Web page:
Posted on July 27, 2021

Poll Finds Detroit Residents Far More Worried About Public Safety Than Police Reform

Susan Page et al., USA Today, July 25, 2021

Amid a jump in violent crime in this and other cities nationwide, Detroit residents report being much more worried about public safety than about police misconduct, a new USA TODAY/Suffolk University/Detroit Free Press Poll finds.

By an overwhelming 9-1, they would feel safer with more cops on the street, not fewer. Though one-third complain that Detroit police use force when it isn’t necessary – and Black men report high rates of racial profiling – those surveyed reject by 3-1 the slogan of some progressives to “defund the police.”


In Detroit, 1 in 5 residents (19%) cited public safety as the biggest issue facing the city, second only to education, named by 23%. On a list of eight concerns, police reform ranked last, at 4%.

The poll found a significant racial divide on the question. Black residents ranked crime at the top of their list of concerns: 24% cited public safety, and just 3% named police reform.

But white residents were a bit more concerned about police reform than public safety, 12% compared with 10%. Education was by far the biggest issue on their minds, named by 31%.

“I think the Detroit police are representative of most if not all police organizations in the United States, in which they structurally contain behaviors that encourage racism and white supremacy,” said Justin Fenwick, 35, a real estate agent. “It’s hard to look at a police department and say they’re doing a good job.”


There was a striking contrast in the interactions with police reported by Black men and Black women.

Black men were twice as likely as Black women to report having been stopped and questioned by police investigating crimes, 38% compared with 17%. What’s more, Black men were twice as likely as Black women to say they weren’t satisfied with how police handled the encounter, 46% compared with 20%.

{snip} At times, some of those surveyed said they had seen racial profiling in the approach police took toward them personally and toward their neighborhoods in general.

Among Black men and Black women, half said they were treated differently because of their race, and most agreed their treatment was worse. But while nine of the 208 Black women polled said they were treated better because of their race, not one of the 155 Black men surveyed said they had been treated better.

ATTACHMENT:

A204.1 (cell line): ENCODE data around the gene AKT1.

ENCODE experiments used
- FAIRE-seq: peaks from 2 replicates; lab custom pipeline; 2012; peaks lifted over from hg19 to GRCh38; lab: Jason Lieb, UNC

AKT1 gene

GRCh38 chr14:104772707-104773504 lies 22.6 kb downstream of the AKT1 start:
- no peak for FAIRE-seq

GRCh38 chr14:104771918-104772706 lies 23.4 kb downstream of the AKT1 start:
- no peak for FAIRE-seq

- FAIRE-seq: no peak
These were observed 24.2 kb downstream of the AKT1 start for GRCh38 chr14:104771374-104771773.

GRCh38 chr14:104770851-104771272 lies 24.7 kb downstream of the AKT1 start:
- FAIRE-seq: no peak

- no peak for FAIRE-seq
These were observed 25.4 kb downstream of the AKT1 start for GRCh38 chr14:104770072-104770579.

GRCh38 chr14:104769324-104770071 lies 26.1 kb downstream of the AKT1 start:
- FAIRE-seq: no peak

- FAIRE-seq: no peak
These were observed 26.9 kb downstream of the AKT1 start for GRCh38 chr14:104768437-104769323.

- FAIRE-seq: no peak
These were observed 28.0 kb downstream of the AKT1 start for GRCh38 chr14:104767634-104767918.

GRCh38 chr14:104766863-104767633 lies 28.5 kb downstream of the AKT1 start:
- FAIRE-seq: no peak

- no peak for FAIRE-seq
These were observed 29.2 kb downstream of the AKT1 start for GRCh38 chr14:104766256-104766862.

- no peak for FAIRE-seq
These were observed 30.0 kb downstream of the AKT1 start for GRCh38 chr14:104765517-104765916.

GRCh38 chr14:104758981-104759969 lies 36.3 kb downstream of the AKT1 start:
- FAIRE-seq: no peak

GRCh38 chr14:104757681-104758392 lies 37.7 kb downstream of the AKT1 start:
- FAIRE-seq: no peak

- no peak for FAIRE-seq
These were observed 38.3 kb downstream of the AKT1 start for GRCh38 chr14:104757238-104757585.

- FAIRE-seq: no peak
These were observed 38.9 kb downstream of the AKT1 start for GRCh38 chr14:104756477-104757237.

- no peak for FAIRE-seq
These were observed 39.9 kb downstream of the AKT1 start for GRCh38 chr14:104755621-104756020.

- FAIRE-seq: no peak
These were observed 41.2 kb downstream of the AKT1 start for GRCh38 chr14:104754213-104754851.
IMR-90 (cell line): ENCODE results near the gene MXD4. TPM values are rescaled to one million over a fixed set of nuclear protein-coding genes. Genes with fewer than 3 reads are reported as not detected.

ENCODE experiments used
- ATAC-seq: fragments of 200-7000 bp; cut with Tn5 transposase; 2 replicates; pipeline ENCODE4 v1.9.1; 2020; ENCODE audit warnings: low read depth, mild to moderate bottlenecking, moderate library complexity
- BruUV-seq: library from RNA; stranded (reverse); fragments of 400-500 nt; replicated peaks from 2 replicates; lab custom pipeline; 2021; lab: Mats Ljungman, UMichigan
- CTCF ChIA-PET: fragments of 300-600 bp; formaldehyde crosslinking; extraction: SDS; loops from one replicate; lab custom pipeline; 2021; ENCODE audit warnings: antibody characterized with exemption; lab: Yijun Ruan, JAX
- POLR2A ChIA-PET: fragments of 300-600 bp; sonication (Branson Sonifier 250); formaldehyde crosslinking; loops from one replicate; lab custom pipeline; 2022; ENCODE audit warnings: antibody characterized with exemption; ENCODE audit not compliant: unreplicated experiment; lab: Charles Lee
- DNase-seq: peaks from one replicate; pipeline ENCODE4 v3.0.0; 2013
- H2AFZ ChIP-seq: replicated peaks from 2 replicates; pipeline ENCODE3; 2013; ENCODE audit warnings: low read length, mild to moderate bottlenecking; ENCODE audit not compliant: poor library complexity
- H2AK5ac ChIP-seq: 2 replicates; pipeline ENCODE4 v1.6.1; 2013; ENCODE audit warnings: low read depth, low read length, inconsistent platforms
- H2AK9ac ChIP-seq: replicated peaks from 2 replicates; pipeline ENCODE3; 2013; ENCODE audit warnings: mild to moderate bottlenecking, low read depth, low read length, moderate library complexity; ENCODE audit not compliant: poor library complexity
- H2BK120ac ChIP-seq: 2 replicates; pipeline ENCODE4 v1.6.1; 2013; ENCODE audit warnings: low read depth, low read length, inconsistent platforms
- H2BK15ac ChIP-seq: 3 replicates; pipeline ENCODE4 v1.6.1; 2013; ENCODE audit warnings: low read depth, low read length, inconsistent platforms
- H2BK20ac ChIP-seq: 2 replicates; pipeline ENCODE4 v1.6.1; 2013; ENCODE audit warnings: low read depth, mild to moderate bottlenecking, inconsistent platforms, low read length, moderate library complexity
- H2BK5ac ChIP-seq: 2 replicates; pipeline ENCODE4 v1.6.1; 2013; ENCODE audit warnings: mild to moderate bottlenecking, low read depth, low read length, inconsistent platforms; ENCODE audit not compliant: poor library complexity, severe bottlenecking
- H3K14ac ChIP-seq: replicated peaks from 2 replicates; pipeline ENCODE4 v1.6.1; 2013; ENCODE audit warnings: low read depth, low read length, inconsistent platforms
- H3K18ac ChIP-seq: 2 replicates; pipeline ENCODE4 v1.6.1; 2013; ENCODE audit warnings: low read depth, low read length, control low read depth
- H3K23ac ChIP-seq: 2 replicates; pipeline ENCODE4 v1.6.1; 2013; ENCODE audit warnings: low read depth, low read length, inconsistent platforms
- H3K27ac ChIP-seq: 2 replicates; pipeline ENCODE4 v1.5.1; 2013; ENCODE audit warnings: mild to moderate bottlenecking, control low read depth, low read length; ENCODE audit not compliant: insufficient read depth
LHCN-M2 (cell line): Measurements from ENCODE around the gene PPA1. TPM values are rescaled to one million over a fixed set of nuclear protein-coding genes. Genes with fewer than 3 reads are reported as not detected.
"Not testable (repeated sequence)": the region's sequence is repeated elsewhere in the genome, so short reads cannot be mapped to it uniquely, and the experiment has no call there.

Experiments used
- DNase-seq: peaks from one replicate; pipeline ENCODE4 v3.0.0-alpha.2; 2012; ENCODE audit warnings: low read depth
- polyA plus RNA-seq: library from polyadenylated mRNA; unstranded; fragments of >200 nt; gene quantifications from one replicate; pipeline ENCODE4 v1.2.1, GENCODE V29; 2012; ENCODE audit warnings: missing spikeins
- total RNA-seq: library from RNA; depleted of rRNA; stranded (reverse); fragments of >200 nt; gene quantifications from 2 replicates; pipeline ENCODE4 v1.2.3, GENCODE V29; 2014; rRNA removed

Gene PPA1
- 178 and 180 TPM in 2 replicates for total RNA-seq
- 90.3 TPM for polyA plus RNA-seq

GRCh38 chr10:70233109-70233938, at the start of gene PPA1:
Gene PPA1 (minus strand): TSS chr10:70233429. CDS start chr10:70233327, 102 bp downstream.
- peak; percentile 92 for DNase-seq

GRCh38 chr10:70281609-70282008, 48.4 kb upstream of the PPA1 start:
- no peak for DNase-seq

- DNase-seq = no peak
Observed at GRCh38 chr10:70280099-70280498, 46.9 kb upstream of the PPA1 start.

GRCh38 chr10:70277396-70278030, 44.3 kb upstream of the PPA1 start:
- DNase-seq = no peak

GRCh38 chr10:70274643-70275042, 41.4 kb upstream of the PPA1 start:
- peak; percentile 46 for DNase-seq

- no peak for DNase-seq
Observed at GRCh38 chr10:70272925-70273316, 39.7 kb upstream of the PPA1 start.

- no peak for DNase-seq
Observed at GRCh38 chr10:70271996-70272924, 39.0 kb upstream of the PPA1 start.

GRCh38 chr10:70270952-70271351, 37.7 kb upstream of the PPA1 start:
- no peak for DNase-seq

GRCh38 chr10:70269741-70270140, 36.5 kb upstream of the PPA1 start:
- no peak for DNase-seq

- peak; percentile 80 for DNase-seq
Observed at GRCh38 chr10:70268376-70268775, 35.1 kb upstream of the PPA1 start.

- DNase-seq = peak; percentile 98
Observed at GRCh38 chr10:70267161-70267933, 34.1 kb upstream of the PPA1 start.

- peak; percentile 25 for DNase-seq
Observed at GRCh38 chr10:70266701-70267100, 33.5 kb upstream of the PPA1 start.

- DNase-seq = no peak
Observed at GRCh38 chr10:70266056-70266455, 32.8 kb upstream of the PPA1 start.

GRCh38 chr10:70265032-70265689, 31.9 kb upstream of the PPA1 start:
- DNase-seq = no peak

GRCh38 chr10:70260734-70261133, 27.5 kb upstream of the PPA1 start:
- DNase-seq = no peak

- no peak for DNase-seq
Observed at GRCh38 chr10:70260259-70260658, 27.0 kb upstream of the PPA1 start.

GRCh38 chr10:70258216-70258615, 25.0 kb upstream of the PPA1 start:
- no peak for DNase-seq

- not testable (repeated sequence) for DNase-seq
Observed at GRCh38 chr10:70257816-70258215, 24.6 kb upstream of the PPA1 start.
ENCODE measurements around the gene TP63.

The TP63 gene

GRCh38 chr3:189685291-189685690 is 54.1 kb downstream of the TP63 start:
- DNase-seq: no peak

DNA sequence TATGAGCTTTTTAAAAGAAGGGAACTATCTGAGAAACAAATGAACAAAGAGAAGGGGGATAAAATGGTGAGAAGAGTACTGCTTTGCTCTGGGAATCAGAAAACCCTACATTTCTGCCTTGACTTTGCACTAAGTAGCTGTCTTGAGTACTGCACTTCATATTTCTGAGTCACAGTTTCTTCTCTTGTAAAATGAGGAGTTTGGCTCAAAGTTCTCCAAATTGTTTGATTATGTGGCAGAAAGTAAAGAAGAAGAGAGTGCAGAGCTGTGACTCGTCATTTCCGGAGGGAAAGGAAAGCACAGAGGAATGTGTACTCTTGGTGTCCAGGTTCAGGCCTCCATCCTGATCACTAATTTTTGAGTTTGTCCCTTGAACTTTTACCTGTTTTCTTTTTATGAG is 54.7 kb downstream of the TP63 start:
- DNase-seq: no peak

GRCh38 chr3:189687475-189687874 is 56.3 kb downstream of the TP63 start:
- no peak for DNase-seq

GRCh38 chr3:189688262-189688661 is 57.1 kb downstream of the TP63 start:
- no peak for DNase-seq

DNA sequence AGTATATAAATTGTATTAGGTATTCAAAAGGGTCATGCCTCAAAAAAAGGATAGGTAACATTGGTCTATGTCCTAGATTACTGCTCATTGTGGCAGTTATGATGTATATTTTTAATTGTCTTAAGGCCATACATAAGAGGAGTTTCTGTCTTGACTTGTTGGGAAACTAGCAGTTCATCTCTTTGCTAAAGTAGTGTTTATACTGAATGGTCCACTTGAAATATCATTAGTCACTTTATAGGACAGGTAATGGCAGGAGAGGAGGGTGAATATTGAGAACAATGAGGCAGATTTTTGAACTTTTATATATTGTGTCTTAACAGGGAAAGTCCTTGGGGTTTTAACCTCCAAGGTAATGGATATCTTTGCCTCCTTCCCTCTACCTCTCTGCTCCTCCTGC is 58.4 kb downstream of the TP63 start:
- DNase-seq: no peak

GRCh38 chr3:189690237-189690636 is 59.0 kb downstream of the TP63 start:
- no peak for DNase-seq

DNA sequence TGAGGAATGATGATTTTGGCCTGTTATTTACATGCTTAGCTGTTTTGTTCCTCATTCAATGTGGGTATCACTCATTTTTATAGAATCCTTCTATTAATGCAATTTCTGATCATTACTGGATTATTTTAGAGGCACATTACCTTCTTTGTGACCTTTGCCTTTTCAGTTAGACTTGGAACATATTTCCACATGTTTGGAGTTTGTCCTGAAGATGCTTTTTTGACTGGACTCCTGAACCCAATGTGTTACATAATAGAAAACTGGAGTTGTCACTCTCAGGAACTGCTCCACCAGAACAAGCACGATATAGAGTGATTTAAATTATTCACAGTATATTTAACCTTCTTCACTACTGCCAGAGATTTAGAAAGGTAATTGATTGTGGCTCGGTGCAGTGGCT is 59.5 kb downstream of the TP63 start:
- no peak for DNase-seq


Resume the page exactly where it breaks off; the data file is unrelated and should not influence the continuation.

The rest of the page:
Race relations were cited by just 5% as the leading issue facing Detroit, which has the highest proportion of Black residents of any large American city. In 2019, the U.S. Census Bureau estimated that 78.3% of Detroit’s population of 670,000 people were African American, 14.7% white, and 1.8% two or more races.

In comparison, race relations ranked near the top of concerns in the CityView poll in Milwaukee, which has a population that is 44% white, 39% Black and 4% two or more races.

In Detroit, those surveyed found news accounts depicting police misconduct and racism across the country credible. By 2-1, 64%-26%, they didn’t believe the news media were exaggerating those stories. That is at odds with higher levels of skepticism nationwide. In a USA TODAY/Ipsos Poll this month, a plurality, 46%-34%, said they believed the stories were exaggerated.


Detroit residents gave middling grades to the city’s police department. Seven percent called its performance excellent, 33% good, 43% fair and 15% poor. That means a 58% majority rated local law enforcement as mediocre or worse.

But they also rely on the police. Eight in 10 would be likely to ask a police officer for help if they needed it. Even more, 87%, would be likely to provide information to the police about a crime they had witnessed.

When it comes to equitable treatment of different races, they gave the Detroit Police Department high marks.

More than three-fourths of those surveyed, 77%, agreed with a statement that the Detroit police “generally do a good job and treat people fairly, even if there are a few bad apples on the force.”

Only 16% said the police are “racist in the way they treat people, even if some of them try to do a good job.”


{snip}While property crime declined, Detroit recorded 327 criminal homicides in 2020, up 19% from 2019, and 1,173 nonfatal shootings, up a stunning 53%. Chicago, New York, Philadelphia and other major cities reported similar spikes.


By 65%-23%, those surveyed don’t support the slogan “defund the police.” They divide 49%-42% in support for the idea of cutting some funding from the police and using the money for social services – for instance, to help the homeless and the mentally ill.